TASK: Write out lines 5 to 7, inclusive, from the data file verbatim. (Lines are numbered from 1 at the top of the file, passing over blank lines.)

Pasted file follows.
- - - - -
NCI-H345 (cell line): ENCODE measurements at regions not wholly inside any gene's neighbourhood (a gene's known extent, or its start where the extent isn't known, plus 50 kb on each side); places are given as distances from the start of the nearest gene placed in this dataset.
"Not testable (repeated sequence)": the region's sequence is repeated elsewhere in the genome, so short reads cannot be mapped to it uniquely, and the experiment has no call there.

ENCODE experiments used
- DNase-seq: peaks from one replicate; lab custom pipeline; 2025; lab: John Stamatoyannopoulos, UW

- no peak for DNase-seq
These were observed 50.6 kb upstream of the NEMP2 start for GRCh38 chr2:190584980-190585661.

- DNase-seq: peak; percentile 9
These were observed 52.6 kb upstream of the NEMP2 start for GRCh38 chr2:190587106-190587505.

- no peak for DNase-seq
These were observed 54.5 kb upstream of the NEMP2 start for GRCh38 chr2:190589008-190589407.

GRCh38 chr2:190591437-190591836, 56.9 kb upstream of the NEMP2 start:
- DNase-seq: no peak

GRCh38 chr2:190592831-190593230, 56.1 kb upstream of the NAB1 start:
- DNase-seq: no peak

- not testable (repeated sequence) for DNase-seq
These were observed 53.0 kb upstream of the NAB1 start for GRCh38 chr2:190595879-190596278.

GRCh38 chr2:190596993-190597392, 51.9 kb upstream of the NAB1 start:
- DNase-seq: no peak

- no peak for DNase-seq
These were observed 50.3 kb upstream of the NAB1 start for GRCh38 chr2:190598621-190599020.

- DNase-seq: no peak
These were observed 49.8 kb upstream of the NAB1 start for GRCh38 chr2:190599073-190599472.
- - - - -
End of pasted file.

- no peak for DNase-seq
These were observed 50.6 kb upstream of the NEMP2 start for GRCh38 chr2:190584980-190585661.

- DNase-seq: peak; percentile 9